In one embodiment, the IBD estimation algorithm used by the IBD estimation module 115 to estimate (or infer) IBD segments between two individuals is as described in U.S. patent application Ser. No. 14/029,765, filed on Sep. 17, 2013, which is hereby incorporated by reference in its entirety.
Another further processing step may be performed on these inferred IBD segments by applying the technique described in PCT Patent Application No. PCT/US2015/055579, filed on Oct. 14, 2015, which is hereby incorporated by reference in its entirety. The identified IBD segments are stored in the user data store 145 in association with the user.
The IBD estimation module 115 is configured to estimate IBD segments between large numbers of individuals stored in the user data store 145. That is, between each individual and many other individuals in the user data store 145. These IBD estimates are used in aggregate to build IBD networks as described in Section III below. The exact extent to which IBD calculations are performed (i.e., between every pair of users vs. between only a subset of pairs of users) depends on the implementation. In one embodiment, IBD estimates between any given pair of users may only be calculated if some prior information is known (e.g., genealogical, genetic) that links them, or if an initial pre-calculation suggests there will be at least a threshold amount of IBD sharing between the pair. The selective calculation of IBD estimates described above may help reduce processing time required to identify IBD segments.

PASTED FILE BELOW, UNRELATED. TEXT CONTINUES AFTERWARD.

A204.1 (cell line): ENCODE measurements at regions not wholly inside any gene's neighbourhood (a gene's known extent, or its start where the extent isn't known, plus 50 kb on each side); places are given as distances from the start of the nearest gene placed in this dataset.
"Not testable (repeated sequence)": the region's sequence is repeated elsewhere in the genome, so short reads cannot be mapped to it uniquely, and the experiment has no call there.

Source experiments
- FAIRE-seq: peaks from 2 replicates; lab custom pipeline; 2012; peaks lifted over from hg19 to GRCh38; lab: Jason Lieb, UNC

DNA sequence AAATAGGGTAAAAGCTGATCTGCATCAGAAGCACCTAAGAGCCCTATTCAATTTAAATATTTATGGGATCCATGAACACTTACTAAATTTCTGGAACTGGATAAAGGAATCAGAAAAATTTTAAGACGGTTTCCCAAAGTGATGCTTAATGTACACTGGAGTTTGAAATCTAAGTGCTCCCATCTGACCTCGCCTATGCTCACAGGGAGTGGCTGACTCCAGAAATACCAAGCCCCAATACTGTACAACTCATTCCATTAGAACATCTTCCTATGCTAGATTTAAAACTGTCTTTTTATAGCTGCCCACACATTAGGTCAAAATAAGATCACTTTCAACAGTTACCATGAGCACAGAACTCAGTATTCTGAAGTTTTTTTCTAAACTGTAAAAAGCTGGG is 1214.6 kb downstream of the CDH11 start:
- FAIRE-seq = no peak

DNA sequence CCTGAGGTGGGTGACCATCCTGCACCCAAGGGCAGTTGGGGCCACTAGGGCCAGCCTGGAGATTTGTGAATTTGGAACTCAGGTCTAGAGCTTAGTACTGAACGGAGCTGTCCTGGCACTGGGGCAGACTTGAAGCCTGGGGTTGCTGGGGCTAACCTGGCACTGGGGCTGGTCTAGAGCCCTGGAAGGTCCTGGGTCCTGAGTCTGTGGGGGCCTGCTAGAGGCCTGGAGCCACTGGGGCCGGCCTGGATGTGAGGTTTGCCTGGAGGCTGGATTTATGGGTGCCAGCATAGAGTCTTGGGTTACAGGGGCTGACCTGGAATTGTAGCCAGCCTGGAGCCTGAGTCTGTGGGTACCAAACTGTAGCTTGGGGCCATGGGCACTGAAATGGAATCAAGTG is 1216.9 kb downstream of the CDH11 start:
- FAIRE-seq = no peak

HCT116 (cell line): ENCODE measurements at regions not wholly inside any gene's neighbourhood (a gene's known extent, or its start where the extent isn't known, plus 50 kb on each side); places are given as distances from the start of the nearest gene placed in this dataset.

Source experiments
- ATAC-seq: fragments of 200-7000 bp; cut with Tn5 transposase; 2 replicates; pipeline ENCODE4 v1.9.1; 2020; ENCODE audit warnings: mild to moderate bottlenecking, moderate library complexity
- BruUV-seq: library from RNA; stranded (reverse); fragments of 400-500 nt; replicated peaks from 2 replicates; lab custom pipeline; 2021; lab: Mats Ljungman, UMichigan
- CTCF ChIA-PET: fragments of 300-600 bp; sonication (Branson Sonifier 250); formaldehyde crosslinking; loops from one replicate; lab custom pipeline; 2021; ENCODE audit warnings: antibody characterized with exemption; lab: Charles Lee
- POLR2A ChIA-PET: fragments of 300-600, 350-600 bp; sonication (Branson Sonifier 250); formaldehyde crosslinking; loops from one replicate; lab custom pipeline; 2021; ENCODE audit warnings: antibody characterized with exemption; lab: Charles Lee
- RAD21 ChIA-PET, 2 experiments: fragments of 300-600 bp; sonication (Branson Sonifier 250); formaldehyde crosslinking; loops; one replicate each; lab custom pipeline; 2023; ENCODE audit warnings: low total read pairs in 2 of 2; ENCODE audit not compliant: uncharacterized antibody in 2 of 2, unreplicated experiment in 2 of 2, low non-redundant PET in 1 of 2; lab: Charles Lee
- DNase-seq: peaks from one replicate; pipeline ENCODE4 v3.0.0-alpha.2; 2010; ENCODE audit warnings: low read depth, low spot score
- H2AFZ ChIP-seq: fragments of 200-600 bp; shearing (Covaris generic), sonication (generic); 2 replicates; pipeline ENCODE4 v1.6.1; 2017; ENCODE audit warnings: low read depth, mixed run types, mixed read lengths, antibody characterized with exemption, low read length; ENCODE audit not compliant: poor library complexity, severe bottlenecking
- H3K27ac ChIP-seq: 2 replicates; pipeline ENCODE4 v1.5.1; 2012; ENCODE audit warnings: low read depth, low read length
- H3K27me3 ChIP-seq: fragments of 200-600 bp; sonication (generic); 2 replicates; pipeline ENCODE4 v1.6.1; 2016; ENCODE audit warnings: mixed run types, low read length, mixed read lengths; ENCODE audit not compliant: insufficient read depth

In some embodiments of this module, the computing system has been optimized to efficiently handle large amounts of IBD data. Said another way, IBD is estimated across a large number of individuals based on their DNA. For example, in one implementation, the IBD estimation module 115 (and computing system 100 generally) distributes IBD computations over a Hadoop computing cluster, internal to or external from computing system 100, and stores the phased genotypes used in the IBD computations in a database so that IBD estimates for new accounts/individuals can be quickly compared to previously processed individuals.III. IBD Networks
III.a. Constructing the IBD network
The IBD affinity metric module 310 accesses estimated IBD segments from the user data store 145 in order to generate an IBD network (also referred to as an IBD graph). It should be noted that, as used herein, the terms cluster and community are used interchangeably. That is, both the terms cluster and community refer to a subset of nodes in a determined IBD network. In various embodiments, the set of clusters in the IBD Network are identified by selecting clusters that maximize the modularity objective defined with respect to the IBD network. Clusters identified from a network in this way are often referred to as “communities” in the network analysis literature; for instance, see M. E. J. Newman, Nature Physics, 2012 (doi:10.1038/nphys2162). Although modularity-maximizing algorithms may be employed to identify clusters in one or more embodiments, the term “community” is not used in the strict technical sense of a modularity-maximizing clustering, but is instead used more generally to refer to clusters identified in a network by taking any one of several existing network clustering approaches developed in the network analysis or machine learning areas.